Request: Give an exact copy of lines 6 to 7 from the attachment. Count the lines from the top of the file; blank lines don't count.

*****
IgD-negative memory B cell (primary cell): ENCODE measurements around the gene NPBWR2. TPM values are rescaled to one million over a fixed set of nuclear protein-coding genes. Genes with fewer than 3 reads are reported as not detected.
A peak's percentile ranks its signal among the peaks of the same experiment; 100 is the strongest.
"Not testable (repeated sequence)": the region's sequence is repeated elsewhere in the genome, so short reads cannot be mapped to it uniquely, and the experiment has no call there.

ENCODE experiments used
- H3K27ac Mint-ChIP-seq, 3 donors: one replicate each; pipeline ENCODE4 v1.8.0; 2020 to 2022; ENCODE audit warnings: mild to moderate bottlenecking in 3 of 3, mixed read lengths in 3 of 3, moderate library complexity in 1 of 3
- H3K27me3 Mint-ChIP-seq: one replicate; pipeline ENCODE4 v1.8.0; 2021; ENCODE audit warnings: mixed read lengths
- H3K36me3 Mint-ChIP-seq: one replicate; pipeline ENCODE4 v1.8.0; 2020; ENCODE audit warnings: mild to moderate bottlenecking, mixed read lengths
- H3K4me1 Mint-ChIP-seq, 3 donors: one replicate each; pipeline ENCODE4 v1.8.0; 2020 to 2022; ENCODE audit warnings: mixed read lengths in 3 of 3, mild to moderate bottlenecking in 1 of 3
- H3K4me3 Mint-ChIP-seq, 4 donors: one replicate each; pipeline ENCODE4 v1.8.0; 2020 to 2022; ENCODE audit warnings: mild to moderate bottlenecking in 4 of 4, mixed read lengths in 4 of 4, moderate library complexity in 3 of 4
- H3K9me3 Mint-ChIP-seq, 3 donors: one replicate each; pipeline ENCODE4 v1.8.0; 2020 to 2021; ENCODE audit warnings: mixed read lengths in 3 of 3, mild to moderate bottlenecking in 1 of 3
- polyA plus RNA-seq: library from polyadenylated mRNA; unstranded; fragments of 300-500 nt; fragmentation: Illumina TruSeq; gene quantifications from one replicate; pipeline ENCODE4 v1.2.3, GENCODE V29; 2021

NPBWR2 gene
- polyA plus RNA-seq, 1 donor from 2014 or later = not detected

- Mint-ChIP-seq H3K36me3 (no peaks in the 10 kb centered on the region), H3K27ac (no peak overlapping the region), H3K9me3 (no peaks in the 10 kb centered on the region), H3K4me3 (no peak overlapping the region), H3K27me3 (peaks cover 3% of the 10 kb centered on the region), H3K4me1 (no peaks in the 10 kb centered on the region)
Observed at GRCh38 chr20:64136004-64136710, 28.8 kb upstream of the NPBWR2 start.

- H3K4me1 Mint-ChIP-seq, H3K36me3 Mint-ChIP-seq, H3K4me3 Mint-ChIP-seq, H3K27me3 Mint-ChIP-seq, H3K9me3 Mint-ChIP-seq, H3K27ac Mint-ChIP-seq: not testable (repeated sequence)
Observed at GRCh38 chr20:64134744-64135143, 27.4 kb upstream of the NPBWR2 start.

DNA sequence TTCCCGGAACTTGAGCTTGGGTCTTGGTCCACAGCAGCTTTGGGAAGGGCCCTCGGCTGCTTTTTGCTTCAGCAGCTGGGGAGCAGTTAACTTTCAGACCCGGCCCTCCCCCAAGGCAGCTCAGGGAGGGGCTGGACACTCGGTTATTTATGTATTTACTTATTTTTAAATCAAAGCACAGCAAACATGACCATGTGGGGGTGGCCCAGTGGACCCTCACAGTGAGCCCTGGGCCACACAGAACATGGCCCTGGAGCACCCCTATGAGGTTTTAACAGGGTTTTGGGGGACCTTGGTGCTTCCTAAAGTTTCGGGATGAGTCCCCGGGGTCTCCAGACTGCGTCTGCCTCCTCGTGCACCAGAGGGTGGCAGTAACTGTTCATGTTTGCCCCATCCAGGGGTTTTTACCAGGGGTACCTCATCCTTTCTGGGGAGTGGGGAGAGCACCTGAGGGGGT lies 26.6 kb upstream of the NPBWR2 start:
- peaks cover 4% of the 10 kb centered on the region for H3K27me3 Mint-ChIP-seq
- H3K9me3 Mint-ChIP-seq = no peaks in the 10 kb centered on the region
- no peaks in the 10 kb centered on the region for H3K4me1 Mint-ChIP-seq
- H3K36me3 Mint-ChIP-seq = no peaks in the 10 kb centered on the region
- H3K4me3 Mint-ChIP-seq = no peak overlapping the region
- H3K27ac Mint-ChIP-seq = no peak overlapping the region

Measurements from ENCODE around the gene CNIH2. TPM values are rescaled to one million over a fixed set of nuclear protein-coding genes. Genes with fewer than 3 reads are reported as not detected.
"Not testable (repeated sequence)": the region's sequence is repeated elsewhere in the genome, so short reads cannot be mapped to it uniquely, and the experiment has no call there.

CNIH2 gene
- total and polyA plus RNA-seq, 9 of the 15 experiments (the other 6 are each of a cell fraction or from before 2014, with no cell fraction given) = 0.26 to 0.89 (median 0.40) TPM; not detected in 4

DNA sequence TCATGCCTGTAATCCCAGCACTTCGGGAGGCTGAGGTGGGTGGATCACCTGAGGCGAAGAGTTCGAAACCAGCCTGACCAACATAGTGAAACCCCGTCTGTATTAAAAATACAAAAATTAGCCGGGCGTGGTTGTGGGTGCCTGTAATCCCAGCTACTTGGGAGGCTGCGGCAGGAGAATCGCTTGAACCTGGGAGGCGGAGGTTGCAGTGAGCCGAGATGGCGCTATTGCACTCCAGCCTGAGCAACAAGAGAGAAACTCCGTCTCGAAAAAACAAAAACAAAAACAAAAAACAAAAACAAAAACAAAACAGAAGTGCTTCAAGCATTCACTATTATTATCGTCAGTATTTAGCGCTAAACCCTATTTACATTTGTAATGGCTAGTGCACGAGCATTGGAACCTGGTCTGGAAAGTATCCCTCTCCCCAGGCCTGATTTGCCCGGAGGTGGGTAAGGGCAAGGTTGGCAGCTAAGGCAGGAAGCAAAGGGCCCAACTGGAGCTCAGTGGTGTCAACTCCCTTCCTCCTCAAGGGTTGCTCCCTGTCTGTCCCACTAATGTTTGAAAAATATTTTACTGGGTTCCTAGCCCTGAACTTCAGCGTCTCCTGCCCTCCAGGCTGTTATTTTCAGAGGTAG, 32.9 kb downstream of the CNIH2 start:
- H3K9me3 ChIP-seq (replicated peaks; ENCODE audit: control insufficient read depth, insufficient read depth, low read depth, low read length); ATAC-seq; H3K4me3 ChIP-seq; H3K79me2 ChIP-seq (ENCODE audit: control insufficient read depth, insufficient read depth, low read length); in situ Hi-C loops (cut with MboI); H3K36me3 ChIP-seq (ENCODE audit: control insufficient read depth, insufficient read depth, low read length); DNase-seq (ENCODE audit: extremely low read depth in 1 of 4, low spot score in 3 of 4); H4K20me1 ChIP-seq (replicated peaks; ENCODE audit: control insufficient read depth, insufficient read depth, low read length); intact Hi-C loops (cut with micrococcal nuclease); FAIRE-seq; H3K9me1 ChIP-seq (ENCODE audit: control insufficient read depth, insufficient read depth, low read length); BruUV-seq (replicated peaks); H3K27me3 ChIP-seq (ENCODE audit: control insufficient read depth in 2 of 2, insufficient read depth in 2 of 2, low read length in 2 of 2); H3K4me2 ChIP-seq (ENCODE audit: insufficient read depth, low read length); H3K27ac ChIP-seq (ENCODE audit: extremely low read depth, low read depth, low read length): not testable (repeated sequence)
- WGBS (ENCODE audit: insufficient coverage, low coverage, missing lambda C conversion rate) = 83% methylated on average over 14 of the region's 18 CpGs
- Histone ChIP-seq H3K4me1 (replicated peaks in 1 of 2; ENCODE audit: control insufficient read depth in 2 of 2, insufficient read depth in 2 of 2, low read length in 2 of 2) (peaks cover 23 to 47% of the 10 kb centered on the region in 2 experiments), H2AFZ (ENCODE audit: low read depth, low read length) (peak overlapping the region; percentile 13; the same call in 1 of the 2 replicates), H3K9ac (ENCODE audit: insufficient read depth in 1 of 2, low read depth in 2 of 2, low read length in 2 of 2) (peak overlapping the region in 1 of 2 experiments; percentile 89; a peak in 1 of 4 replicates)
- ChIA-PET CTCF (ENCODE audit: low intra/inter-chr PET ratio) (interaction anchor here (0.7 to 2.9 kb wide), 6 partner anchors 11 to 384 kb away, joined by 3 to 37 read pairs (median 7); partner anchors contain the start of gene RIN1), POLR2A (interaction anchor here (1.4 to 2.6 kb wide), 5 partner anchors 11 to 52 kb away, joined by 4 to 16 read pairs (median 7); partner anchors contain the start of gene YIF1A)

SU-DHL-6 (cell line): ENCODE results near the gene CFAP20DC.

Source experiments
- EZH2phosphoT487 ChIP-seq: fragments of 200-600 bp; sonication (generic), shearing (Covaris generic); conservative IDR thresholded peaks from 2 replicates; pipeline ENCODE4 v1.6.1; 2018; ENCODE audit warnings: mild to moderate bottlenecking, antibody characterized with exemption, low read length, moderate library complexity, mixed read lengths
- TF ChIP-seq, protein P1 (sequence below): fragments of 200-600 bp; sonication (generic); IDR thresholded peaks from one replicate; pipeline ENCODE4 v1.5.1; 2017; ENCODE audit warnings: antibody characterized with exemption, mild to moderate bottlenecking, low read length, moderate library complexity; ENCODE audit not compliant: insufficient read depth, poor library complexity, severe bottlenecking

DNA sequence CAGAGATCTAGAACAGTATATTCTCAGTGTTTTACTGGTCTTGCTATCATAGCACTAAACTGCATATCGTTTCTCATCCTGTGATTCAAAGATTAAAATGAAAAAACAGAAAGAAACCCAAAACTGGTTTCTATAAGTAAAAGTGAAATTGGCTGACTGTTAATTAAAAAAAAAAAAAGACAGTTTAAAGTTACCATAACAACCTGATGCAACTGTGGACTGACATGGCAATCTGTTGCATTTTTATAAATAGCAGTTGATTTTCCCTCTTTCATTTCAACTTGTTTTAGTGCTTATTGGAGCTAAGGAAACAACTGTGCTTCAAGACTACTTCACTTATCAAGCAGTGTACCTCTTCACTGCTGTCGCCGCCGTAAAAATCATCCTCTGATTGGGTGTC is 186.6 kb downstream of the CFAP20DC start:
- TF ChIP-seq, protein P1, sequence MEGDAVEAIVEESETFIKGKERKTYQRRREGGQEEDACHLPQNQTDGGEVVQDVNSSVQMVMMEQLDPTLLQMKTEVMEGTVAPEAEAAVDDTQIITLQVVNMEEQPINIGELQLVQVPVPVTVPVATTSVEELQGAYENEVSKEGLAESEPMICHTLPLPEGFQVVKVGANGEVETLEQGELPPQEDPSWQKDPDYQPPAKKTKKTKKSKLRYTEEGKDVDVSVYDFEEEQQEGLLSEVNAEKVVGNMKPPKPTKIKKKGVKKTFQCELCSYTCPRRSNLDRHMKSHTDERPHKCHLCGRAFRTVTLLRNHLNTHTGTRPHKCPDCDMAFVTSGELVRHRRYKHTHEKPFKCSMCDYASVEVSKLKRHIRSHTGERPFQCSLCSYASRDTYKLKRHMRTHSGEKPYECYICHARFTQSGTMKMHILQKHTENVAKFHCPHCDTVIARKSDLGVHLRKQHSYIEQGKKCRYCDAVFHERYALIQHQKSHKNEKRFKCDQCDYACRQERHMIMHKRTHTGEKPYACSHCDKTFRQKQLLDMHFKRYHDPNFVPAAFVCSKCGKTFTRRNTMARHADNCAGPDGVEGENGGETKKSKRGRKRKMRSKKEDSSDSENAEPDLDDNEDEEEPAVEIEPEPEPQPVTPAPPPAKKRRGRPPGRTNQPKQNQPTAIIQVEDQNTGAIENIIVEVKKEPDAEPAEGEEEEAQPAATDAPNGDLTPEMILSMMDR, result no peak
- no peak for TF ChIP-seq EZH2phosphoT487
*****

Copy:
- H3K27me3 Mint-ChIP-seq: one replicate; pipeline ENCODE4 v1.8.0; 2021; ENCODE audit warnings: mixed read lengths
- H3K36me3 Mint-ChIP-seq: one replicate; pipeline ENCODE4 v1.8.0; 2020; ENCODE audit warnings: mild to moderate bottlenecking, mixed read lengths